Today on The Kona Edge we talk about the importance of nutrition being the 4th discipline in your Ironman training. Chris Montross takes us through his strategy of staying as close as possible to eating real good foods and shares his own home-made goo mix recipe with us.
BRAD BROWN: Welcome back to this edition of The Kona Edge and it’s time to talk some nutrition. We head back to the United States now to catch up with Ironman Age Group World Champion, Chris Montross.
Chris it’s got a nice ring to it, Ironman World Champion, it sounds good.
CHRIS MONTROSS: It really does and I would be lying had I told you I never think about that!
Don’t neglect the 4th discipline in Ironman training
BRAD BROWN: Fantastic, let’s talk about nutrition. For people getting into the sport, it’s often neglected. But it is vitally important and I’m sure you, like most Ironman Age Group World Champions would almost say it’s one of the, if not the most important disciplines.
CHRIS MONTROSS: I would say it’s the most important discipline. When people ask me my advice, the first thing I tell them is to eat good food. Nutrition is the number one component you can add to your performance.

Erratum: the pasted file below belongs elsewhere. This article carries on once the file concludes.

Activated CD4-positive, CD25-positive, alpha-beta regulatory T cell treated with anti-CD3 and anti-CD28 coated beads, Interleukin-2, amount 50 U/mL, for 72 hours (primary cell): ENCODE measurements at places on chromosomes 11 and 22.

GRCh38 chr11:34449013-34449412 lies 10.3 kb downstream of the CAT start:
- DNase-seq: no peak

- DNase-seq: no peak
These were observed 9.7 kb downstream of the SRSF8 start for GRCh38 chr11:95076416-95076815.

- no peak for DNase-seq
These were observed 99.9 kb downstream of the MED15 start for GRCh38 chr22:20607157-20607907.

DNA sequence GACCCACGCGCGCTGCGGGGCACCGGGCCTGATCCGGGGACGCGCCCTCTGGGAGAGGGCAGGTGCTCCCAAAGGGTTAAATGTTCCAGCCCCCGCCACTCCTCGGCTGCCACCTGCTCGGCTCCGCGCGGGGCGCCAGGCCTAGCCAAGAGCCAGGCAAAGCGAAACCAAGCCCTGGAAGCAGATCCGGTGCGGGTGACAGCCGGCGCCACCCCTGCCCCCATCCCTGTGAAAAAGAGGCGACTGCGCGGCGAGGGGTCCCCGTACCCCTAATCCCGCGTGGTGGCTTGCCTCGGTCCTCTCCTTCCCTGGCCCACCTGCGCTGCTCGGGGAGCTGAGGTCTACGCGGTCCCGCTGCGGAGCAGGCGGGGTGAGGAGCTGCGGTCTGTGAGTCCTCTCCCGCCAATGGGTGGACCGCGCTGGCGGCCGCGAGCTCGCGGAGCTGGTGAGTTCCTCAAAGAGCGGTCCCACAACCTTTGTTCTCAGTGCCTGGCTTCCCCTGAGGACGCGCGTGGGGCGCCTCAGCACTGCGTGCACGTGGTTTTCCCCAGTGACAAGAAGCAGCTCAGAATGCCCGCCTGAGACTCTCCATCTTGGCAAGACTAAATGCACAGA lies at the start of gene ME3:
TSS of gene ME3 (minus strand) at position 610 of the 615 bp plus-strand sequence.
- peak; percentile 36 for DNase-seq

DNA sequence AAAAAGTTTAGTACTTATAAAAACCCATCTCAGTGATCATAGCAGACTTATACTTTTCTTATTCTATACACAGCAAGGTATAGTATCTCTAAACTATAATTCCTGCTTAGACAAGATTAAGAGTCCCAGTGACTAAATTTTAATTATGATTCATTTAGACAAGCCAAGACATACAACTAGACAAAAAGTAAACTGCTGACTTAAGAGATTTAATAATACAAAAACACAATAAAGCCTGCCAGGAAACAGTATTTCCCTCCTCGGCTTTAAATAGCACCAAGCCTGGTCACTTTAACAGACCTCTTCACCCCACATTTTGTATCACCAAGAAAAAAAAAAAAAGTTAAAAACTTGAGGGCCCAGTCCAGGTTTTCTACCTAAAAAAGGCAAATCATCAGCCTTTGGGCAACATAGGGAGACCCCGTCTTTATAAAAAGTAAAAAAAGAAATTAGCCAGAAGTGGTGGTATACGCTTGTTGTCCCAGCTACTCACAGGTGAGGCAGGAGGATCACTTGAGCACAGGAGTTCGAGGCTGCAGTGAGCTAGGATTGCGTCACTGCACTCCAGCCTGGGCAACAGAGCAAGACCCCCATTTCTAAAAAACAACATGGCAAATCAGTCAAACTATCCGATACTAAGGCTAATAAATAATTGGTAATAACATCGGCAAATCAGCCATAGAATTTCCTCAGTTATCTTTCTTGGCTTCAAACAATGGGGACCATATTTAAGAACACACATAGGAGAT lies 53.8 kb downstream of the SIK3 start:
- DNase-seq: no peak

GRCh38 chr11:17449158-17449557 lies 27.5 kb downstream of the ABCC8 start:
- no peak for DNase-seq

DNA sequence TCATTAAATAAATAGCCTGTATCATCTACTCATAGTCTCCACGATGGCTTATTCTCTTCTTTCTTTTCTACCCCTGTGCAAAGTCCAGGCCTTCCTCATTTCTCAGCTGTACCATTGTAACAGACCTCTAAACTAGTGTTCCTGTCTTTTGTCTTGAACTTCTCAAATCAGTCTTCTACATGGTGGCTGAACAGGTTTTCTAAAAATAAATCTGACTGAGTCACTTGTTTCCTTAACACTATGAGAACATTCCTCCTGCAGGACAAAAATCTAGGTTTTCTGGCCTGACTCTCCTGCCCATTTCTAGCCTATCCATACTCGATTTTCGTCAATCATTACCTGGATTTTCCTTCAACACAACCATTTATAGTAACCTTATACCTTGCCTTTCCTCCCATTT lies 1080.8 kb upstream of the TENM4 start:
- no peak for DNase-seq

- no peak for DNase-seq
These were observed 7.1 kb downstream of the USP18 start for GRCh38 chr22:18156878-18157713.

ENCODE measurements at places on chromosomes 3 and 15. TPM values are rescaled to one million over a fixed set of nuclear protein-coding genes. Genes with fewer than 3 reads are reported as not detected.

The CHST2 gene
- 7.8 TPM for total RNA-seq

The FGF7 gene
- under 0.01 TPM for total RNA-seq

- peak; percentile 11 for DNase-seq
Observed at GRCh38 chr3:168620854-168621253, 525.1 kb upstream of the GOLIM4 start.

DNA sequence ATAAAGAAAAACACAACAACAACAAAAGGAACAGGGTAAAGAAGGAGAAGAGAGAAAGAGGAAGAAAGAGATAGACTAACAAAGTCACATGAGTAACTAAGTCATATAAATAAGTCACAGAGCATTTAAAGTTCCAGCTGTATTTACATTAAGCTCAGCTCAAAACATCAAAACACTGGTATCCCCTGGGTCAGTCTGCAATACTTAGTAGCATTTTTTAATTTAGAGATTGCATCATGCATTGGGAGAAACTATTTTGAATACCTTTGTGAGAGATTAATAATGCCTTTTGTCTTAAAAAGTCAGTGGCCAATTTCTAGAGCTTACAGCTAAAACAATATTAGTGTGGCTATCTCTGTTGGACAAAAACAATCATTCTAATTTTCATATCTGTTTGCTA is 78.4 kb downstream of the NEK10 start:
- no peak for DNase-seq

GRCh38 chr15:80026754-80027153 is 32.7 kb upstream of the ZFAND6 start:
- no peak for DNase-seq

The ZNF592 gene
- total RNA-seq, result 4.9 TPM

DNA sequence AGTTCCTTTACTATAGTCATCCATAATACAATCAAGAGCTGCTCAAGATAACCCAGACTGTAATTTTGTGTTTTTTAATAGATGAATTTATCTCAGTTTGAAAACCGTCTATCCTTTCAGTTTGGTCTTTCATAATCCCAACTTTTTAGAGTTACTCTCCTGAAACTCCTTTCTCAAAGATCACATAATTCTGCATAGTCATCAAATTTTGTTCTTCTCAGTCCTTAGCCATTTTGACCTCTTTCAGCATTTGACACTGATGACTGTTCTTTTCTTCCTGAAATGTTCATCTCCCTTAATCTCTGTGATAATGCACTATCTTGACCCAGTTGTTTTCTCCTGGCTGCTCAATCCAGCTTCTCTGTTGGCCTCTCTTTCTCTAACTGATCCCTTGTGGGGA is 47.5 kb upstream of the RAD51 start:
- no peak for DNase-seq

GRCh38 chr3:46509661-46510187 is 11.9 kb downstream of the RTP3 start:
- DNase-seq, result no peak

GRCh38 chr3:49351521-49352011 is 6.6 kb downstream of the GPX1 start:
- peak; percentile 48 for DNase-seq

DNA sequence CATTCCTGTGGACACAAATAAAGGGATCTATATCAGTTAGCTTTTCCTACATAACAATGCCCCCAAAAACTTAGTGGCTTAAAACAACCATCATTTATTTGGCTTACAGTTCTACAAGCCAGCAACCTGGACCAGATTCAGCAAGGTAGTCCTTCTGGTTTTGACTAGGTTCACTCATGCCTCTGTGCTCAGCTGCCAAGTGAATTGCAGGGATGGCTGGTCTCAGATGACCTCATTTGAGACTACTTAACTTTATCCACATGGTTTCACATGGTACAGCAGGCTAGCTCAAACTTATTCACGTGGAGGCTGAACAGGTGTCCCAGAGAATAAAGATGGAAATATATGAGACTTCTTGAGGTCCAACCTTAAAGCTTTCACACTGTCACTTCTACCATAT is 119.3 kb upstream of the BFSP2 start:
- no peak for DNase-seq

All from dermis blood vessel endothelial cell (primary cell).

BRAD BROWN: Chris, I love that and by saying: eating good food, you’re not talking just about race day or the few days leading up to race day. It’s all the time and making sure you’re fueling your body correctly to be able to maintain and carry the training volume and load that you need to in order to compete at the highest level.
CHRIS MONTROSS: It is exactly that. This is, if you do Ironman, this is an event that strains every organ in your body and you want them to be at the utmost performance that is available to you and health, and the only way to do that is to give your body, give your organs the best nutrition possible.
BRAD BROWN: Have you found it’s been more difficult as you’ve gotten older, to maintain that, like you could get away with eating a bit of rubbish when you were a bit younger, but as you get older, you need to really focus in and dial in on eating the right stuff?
Age does dictate your Ironman nutrition in the build-up to Kona
CHRIS MONTROSS: It is exactly that. As I aged, it seems like every even decade, so at 30, 40 and 50, even though I hadn’t changed my physical activity and was eating the same thing, it would seem at 30, 40 and 50, suddenly, boom, what I ate before, now added two pounds and an inch to my waistline that had never been the case before.
BRAD BROWN: I take it you’re big on real foods and making sure you’re not eating processed rubbish and that sort of stuff. What’s your take on vitamin supplementations and that sort of stuff, gels and goo’s and all of the powders and potions that come along with doing an Ironman?